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What Are the Best Sites for Venipuncture?

Phlebotomists are trained to locate the best vein for drawing blood.
Superficial veins located close to the skin's surface are the best sites for venipuncture.
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  • Written By: Jackie Myers
  • Edited By: Susan Barwick
  • Last Modified Date: 23 November 2014
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The best sites for venipuncture are the superficial veins in the upper arms. These veins are the median cubital vein, the cephalic vein, and the basilic vein. Superficial veins are located close to the surface of the body. As a result, health care providers can easily access these sites during venipuncture. Experts recommend using superficial veins for venipuncture since they are not blocked by arteries and tissues.

As a general rule in collecting blood, arm veins are the best source from which to obtain blood. The median cubital vein is located in the antecubital fossa, which is where the arm bends towards the elbow. This vein is one of the best sites for venipuncture, because it is large enough to see and feel. A few risks associated with drawing blood from this vein include the possibility of penetrating the brachial artery and biceps tendon. Since these tissues are located underneath the median cubital vein, care must be taken to avoid puncturing too deeply.

The cephalic vein is found in both the forearm and the upper arm. It can be followed to where it empties into the axillary vein in the armpit. Health care providers use the cephalic vein as one of the sites for venipuncture since it is more visible for access than other veins. Experts have reported that the cephalic vein sometimes rolls during venipuncture. When accessing the cephalic vein, the forearm is better than the upper arm.

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One of the other common sites for venipuncture is the basilic vein. It is a main superficial vein located in the arm the runs alongside the inner areas of the forearm and upper arm. The basilic vein divides to join the brachial vein. When health care providers want to collect blood from this vein, the forearm is commonly used rather than the upper arm. Experts recommend accessing the vein from the forearm, as the basilic vein turns inward to become a deep vein in the upper arm.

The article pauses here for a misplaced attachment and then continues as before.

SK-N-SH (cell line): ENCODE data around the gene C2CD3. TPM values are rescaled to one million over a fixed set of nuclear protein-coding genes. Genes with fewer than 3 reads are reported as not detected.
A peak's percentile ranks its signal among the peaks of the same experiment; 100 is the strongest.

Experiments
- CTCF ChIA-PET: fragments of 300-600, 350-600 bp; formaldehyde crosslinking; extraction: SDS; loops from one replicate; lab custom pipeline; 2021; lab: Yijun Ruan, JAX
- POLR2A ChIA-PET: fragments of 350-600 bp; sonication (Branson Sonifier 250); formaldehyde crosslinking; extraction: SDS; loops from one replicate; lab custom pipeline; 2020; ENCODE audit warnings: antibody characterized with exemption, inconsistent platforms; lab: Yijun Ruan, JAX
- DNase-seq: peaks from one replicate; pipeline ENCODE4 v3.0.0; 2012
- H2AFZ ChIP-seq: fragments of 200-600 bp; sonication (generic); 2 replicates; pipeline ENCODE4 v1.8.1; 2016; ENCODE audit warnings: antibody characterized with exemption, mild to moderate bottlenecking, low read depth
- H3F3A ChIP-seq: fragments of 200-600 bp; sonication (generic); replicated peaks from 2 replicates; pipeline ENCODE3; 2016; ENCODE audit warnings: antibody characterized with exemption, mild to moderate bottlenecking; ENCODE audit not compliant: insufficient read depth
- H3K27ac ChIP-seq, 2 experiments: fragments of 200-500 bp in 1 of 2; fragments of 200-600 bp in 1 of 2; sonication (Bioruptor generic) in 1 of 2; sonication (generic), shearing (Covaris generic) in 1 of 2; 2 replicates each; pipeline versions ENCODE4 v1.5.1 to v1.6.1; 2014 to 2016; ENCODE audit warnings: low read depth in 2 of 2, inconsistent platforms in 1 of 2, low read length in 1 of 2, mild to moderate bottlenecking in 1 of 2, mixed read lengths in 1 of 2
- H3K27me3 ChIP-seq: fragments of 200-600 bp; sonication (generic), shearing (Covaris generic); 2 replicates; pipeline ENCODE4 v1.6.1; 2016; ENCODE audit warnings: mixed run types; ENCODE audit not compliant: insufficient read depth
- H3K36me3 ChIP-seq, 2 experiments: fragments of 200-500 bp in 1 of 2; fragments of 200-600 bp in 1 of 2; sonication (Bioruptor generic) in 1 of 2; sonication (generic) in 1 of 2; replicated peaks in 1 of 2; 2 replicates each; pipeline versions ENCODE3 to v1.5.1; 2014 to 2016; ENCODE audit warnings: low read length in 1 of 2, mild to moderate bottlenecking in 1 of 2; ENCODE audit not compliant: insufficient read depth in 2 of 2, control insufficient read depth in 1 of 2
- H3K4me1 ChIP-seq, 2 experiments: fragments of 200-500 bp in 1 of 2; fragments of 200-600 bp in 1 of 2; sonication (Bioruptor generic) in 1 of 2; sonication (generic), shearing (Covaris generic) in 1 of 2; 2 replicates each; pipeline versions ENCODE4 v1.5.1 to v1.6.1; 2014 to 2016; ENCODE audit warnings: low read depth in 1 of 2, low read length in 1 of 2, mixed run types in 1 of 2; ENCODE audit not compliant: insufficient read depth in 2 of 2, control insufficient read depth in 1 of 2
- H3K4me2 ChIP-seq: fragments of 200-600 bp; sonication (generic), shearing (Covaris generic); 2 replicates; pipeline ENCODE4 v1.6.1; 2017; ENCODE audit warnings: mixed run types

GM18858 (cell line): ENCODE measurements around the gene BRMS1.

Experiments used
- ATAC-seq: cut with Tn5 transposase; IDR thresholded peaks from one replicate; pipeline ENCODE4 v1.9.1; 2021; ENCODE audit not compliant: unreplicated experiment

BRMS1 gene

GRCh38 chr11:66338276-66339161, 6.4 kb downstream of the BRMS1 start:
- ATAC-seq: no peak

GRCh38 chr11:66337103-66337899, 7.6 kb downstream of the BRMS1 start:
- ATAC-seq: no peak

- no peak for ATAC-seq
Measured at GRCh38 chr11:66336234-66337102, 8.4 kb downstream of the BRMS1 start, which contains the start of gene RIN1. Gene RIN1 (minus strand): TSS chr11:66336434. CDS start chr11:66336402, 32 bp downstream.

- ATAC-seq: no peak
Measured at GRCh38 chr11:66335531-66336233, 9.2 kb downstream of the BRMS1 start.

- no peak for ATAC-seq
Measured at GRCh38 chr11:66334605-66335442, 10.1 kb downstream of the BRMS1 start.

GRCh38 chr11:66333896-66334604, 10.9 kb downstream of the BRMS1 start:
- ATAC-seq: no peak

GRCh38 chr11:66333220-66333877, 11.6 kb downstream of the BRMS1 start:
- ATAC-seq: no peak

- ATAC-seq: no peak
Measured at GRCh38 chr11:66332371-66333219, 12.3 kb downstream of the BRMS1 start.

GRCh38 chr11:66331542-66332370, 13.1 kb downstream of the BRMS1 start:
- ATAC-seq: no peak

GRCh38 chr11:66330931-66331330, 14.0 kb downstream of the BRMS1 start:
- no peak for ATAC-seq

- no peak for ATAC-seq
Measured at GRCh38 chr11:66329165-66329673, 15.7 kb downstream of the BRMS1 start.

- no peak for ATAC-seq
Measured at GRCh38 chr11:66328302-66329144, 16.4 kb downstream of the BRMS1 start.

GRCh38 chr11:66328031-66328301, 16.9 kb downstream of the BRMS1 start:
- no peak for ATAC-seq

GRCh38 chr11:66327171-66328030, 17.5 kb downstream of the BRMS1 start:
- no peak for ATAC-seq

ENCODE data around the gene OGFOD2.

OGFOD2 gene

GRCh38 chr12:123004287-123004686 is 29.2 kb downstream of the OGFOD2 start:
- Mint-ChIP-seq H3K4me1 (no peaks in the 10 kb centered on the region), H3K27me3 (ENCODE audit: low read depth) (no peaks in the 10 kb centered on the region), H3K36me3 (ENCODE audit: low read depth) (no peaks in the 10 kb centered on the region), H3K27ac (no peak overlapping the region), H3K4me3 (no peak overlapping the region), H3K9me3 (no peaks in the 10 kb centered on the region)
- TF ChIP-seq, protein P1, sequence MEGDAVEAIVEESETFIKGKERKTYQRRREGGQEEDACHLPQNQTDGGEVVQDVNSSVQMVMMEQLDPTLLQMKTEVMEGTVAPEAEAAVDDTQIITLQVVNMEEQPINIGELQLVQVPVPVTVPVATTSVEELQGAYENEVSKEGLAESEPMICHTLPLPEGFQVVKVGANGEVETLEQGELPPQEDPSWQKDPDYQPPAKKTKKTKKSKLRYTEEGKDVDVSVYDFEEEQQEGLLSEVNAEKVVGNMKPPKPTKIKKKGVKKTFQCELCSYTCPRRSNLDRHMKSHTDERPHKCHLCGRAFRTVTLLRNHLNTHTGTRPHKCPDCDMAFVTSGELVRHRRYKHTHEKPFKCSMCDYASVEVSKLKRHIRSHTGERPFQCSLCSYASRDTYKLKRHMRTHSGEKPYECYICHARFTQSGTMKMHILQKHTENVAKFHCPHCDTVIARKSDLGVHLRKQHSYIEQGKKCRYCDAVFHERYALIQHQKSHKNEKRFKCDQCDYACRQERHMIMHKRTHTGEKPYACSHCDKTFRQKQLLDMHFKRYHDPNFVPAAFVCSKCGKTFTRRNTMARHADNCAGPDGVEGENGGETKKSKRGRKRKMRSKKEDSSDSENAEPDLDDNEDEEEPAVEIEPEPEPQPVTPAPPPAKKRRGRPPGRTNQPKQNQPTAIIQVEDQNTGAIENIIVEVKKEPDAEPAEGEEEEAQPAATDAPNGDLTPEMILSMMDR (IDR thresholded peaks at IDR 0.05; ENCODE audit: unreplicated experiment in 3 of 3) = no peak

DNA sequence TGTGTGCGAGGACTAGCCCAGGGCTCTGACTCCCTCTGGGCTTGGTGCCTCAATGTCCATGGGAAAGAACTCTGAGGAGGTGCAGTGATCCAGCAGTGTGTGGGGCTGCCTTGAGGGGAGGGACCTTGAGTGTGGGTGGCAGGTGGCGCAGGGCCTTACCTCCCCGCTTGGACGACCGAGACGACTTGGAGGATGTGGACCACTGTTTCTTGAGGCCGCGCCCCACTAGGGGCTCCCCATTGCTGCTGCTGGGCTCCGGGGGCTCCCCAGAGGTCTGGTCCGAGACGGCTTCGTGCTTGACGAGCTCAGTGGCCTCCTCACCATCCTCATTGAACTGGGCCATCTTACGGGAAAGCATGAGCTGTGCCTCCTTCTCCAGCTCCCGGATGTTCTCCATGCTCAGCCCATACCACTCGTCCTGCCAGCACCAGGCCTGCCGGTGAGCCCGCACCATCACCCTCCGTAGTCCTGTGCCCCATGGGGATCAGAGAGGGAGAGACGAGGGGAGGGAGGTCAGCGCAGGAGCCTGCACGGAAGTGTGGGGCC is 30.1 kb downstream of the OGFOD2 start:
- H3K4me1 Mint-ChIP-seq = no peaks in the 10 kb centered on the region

Inappropriate sites for venipuncture include an arm in which blood is being transfused, sites above an intravenous cannula, or scarred areas. Health care providers should not use any site below the wrist. This location is considered a no draw area. Those who do have an increased risk of hitting the ulnar or radial nerve. Doing so may cause permanent nerve damage and patients can lose the ability to close their hand.

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Lostnfound
Post 2

I have to have bloodwork done every three to four months. I have great veins, but sometimes, they don't want to plump up like they're supposed to. The last time, my blood just stopped running into the tube, and I had to go back and give again. Sigh.

A couple of good tips to help you and the lab tech, though: Drink a lot of water the morning you're going to give. A 16 or 20-ounce bottle is always good, and it won't affect your bloodwork results. It helps plump up your veins.

Second, if you're not on an aspirin regimen already, and can take aspirin safely,, about three or four days before your lab appointment, take one regular strength aspirin every day. That should thin your blood out enough that it runs nicely into the collection tubes. Works very well for me!

Grivusangel
Post 1

Frequently, doctors will tell a woman who has had a mastectomy not to have venipuncture or blood pressure taken in the arm on the side of the surgery. This is because some women have problems with lymphedema on the surgery side and drawing blood on that side can cause problems.

My mom had a mastectomy 25 years ago, and only just recently has her doctor cleared her to have sticks and blood pressure taken on that side. They take that very, very seriously, indeed. I remember reading the list she got from her surgeon about dos and don’ts, and number one on the “don’t” side was making sure no one took blood from her left arm.

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